Fun at the Apocalypse: Fiona Maazel’s Last Last Chance

Last Last ChanceDrug addiction. A superplague pandemic. Chicken farms. Vikings. Reincarnation. Does this crazy melange of elements sound like the makings of a comedy to you?

Well, it is. A darned fine one, in fact. I have to confess, when a friend recommended Last Last Chance, the debut novel by writer Fiona Maazel, and I read that it was about drug addiction and recovery, my first reaction was “Ugh.” Having never been there nor done that, I can’t say addiction/recovery novels are up there in the top tier of favorite genres for me. But, I trust my friend’s judgment and taste, so started to read. I loved it, but think I gave myself whiplash from the number of times I shook my head going “Wha-huh???”

The novel’s protagonist is Lucy, daughter of a former scientist at the Centers for Disease Control who took his own life after vials of a plague he’d developed were stolen from his lab. Lucy is the kind of person who misses her best friend’s wedding because she transposes the dates – or maybe is too high to remember the date. But she’s got nothing on her mother Isifrid, whose habit makes Lucy’s own addiction look like the Tinker Toy version:

It was not often I looked at her anymore. The woman in my head had been gone for so long, I seemed to forget Mother didn’t die with her. Surely no one would believe they were the same person. The woman in my head could open a beer bottle with her teeth. No chips or cracks. She’d leave the house with no makeup and get praised for it. A guy who made wigs for celebrities frequently petitioned for her thicket of hair, which she could wrap around her head like a scarf. How long since I’d seen that woman? At least fifteen years. But I still missed her.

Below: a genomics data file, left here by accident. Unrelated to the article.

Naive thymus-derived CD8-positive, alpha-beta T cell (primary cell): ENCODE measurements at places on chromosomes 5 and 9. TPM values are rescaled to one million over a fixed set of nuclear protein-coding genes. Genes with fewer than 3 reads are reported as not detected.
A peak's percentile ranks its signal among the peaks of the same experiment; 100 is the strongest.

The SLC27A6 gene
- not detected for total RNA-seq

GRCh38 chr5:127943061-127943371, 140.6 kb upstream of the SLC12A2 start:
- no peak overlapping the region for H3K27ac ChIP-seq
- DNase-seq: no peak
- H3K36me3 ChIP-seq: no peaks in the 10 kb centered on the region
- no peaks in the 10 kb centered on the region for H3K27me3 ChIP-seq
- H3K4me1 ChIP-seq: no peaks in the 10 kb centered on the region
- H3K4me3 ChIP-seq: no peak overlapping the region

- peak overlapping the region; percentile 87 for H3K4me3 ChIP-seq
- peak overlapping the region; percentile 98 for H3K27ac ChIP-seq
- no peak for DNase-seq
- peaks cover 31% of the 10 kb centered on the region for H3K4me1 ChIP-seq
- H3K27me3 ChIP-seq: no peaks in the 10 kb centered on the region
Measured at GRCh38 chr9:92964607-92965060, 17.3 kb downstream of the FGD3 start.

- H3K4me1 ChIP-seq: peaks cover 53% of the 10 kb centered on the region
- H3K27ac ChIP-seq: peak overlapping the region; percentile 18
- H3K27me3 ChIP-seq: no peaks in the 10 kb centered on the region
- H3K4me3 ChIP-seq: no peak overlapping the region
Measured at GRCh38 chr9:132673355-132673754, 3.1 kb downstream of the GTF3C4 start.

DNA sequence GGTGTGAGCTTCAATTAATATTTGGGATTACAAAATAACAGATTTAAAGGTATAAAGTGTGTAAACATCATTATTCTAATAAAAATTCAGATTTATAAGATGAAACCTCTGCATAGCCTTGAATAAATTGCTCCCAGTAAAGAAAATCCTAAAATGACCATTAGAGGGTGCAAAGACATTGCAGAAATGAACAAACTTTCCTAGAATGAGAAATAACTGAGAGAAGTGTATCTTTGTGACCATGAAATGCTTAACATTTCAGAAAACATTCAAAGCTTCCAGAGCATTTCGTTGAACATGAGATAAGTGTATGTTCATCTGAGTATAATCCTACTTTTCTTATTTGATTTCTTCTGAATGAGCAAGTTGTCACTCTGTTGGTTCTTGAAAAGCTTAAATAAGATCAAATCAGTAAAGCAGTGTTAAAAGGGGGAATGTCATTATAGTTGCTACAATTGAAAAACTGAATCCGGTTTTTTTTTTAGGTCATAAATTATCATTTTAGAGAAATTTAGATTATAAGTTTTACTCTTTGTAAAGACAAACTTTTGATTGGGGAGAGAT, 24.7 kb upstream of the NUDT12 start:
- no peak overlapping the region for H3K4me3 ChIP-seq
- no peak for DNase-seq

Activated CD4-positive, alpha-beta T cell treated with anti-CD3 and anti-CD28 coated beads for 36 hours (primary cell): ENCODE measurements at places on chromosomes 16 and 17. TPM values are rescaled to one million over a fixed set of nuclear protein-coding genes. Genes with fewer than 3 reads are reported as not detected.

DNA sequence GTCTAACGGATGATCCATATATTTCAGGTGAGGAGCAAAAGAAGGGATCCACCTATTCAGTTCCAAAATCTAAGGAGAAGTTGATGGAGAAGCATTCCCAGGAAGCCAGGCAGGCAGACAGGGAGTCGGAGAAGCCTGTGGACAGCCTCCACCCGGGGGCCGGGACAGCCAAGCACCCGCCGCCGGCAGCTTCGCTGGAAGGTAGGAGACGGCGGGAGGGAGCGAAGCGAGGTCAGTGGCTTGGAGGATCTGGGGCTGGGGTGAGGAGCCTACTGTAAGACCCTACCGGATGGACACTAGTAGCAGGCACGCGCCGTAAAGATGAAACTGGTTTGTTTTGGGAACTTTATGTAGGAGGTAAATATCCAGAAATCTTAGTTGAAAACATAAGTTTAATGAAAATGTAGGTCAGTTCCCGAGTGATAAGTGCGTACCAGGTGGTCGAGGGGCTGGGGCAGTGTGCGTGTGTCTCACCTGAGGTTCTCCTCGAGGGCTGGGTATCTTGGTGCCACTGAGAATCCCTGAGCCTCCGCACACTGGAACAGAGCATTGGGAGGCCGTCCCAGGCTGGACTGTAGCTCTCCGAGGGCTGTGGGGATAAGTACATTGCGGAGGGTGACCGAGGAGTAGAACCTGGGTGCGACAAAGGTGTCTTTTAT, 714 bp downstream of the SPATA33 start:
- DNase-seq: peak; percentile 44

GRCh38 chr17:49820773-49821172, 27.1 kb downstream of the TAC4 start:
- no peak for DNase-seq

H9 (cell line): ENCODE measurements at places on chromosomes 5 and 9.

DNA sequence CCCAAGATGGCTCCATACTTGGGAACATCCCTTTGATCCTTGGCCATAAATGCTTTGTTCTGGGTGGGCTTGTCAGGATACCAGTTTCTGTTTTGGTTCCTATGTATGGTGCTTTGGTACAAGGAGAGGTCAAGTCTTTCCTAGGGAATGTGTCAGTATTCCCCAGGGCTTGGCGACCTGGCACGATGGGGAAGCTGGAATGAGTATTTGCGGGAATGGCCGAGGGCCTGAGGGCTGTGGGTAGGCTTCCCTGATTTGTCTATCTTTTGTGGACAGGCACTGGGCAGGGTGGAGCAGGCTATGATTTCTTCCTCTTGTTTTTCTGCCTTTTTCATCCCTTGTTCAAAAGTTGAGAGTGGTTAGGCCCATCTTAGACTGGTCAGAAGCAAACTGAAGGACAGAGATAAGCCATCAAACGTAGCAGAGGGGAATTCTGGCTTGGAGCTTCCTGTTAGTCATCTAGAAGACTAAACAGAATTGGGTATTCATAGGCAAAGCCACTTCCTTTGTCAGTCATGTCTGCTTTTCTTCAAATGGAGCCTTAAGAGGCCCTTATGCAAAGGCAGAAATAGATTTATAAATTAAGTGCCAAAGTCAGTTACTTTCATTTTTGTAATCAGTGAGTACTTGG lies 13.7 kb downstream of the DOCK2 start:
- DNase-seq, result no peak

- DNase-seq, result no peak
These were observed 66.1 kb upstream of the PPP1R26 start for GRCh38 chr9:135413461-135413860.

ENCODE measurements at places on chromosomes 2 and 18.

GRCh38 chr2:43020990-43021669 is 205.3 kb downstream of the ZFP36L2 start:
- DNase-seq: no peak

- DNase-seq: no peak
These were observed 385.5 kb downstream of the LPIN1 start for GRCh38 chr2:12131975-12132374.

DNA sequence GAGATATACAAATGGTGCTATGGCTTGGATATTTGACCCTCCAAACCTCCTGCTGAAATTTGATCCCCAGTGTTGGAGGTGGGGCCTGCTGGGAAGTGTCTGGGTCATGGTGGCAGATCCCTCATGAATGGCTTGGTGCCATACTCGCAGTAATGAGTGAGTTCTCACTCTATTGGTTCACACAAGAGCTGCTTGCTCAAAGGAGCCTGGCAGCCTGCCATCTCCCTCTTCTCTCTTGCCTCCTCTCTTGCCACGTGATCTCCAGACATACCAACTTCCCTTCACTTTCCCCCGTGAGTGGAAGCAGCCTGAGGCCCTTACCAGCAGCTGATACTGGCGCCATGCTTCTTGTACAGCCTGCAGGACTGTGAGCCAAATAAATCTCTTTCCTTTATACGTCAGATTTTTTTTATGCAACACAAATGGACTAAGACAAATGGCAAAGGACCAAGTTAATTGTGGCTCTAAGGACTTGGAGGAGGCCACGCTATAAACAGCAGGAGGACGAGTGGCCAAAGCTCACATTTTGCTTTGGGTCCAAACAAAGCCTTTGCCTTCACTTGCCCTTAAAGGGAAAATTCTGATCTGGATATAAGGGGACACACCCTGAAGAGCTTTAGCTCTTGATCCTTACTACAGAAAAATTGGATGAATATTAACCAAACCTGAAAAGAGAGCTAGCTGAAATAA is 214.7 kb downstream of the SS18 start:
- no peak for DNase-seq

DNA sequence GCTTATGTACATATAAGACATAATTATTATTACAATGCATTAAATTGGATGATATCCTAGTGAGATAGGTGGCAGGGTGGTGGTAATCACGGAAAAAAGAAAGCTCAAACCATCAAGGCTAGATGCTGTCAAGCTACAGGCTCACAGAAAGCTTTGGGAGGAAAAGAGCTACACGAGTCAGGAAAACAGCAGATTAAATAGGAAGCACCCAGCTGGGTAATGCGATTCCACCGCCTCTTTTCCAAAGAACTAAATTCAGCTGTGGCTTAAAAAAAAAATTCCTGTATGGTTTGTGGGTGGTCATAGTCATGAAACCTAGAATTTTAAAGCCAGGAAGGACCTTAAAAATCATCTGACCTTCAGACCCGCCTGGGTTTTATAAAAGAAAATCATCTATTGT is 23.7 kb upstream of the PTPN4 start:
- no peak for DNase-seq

The reason I chose that excerpt is that it shows how, as messed up as this family is – and trust me, I haven’t even dented the surface of the dysfunction – there is an underpinning of love that steadies the novel in all its whacked-out craziness. Lucy’s mother Isifrid, her grandmother Aggie, her half-sister Hannah, and Lucy are painted with very deft strokes, so that even as you cannot believe how screwed up they are (except for Aggie, who’s a rock), you still really like them and root for them.

Maazel has written a seriously dark comedy that leaves you cringing as you laugh. But she manages to insert some true poignancy into the book as well. The ending of Last Last Chance is one of the most moving conclusions I’ve ever read in a novel. It’s that good.

So even if the strongest drug you’ve ever ingested is Tylenol Maximum Strength, and even if thinking about chicken farms has you contemplating veganism, find this book and read it. It’s a wild ride.


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2 Responses to “Fun at the Apocalypse: Fiona Maazel’s Last Last Chance”

  1. Margaret Says:

    Thanks for the recommedation – it sounds great! Now I’ve got something to go spend my 40% off coupon for Borders on!

  2. toddiedowns Says:

    You won’t be disappointed, I promise!!

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